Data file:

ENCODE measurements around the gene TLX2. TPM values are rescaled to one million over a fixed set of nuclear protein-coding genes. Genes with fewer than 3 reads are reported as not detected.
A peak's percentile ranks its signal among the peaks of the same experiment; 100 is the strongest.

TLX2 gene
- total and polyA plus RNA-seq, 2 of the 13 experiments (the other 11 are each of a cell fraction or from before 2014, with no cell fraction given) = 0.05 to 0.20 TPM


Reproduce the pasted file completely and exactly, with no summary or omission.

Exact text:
ENCODE measurements around the gene TLX2. TPM values are rescaled to one million over a fixed set of nuclear protein-coding genes. Genes with fewer than 3 reads are reported as not detected.
A peak's percentile ranks its signal among the peaks of the same experiment; 100 is the strongest.

TLX2 gene
- total and polyA plus RNA-seq, 2 of the 13 experiments (the other 11 are each of a cell fraction or from before 2014, with no cell fraction given) = 0.05 to 0.20 TPM